If we are to change the course of history once again, to put it back on track and restore the full promise of our Constitution, We the People must take action. A movement is already building to set things right. In the years immediately following the passage of the USA PATRIOT Act, more than 400 cities and 8 states across the country stood up against it by passing resolutions supporting the Bill of Rights and opposing laws and policies that infringed upon those liberties. Today, Americans of all walks of life in dozens of cities and towns from New England to the Deep South, from the Midwest to the West Coast, are standing up once again, organizing for accountability and mobilizing to protect privacy and civil liberties. Momentum is building. Progress is being made. The movement is growing. And that should be the true legacy of 9/11.

The greatest casualty of 9/11: The America we knew

Sunday, September 11, 2011 at 11:31 am by

Ten years ago on September 11, 2001, the United States suffered the worst terrorist attack in the nation’s history. In the panic of the weeks that followed, the American government began changing its counterterrorism policies in ways that undermined constitutionally guaranteed civil liberties, culminating in the passage of the USA PATRIOT Act on October 26, 2001. Within two weeks of that law’s passage, on November 10, 2001, organizers in Massachusetts founded the Bill of Rights Defense Committee to fight against that dangerous law and others that followed.

To mark the tenth anniversary of these pivotal events in American history and of our organization itself, the Bill of Rights Defense Committee is running a series of articles looking back on the last ten years. This post is part of that series.


LibertyReflections on the 9/11 attacks are important and moving. But most overlook the enduring legacy of the attacks, in the form of the vastly greater damage done to American principles over the past decade. Whether in the context of surveillance, torture, or the congressional cowardice that has enabled them, our leaders have sullied the legacy of an America that once inspired the world.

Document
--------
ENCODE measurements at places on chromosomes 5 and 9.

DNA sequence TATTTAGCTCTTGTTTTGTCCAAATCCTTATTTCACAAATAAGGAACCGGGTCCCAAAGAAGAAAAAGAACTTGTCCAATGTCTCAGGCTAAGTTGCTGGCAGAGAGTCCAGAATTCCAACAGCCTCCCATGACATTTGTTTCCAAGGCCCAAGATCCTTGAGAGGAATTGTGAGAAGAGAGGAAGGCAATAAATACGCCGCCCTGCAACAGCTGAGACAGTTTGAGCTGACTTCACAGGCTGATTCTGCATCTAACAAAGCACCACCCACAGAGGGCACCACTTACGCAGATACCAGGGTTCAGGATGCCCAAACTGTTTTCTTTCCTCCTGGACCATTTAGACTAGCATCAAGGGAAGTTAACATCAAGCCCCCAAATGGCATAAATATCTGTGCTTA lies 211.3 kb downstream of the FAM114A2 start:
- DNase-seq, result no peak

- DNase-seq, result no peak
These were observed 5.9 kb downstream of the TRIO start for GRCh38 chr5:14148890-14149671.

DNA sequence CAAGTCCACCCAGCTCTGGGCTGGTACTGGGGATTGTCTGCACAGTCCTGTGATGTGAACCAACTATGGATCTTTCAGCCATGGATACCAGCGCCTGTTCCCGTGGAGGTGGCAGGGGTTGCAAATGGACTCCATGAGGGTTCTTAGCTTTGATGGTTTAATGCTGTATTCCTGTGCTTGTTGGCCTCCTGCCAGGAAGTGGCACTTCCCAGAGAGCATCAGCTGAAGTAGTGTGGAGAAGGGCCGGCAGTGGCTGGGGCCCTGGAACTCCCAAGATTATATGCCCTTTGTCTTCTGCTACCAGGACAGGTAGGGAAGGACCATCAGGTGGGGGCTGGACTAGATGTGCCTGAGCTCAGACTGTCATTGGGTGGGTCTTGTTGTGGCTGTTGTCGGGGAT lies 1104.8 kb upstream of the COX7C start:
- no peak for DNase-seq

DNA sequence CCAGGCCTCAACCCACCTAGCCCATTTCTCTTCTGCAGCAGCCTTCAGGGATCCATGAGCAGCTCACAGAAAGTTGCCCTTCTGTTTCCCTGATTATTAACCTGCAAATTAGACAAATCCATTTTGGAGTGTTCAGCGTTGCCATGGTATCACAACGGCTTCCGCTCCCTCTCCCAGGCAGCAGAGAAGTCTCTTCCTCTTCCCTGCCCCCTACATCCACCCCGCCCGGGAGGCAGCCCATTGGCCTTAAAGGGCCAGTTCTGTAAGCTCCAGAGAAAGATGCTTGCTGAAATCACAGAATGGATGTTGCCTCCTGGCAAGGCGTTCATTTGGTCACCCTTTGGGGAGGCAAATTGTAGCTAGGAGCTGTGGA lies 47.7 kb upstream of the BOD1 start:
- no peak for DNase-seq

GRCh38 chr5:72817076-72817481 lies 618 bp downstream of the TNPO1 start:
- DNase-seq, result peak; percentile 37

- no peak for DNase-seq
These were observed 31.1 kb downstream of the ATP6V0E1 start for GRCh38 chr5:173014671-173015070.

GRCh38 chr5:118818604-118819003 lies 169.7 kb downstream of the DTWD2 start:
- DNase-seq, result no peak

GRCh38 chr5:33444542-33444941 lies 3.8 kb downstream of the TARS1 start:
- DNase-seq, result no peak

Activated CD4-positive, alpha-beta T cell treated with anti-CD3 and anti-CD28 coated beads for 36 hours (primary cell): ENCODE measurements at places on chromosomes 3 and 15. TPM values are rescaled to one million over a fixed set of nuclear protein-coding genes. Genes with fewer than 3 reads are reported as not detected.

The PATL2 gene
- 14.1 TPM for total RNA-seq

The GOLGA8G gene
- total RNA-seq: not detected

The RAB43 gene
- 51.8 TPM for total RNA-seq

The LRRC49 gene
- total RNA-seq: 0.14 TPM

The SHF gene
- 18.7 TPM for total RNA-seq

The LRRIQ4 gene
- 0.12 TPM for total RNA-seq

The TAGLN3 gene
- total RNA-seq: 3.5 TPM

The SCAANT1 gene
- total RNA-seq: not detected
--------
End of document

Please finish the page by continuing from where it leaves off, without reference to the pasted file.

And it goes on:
Earlier this summer, when facing a crucial accountability moment for an agency that continues to abuse the rights of millions of Americans, members of Congress asked no tough questions, avoided controversy, and submitted to a White House proposal to entrench the FBI leadership—at the same time as they fought to the knuckles over issues that Congress created in the first place by spending the country into a fiscal black hole and absurdly cutting taxes in the midst of multiple wars.

Most astounding in all this is Congress’s apparent abandonment of its own institutional interests. Even in the face of documented lies by the FBI’s leadership to congressional committees and repeated proof that Congress, the press, and the public are hearing only tiny slices of the whole truth, Congress has failed to use its many tools to seek transparency and investigate executive abuses.

There was a time that America’s leaders took seriously their oaths to defend the Constitution by conducting aggressive oversight of executive agencies. A generation ago, for instance, the Church and Pike Committees investigated many of the same practices that have recurred in the past decade. The failure of their successors in Congress threatens the future of democracy in America and reflects a disturbing pattern of congressional submission to executive power.

Congress began lining up to defend executive abuses in the face of public criticism soon after the 9/11 attacks. Special registration requirements, the PATRIOT Act’s draconian surveillance powers, unprecedented authorities to arbitrarily—and indefinitely—detain individuals on the mere basis of accusation, and major revisions to the FBI Guidelines all generated little debate in Congress.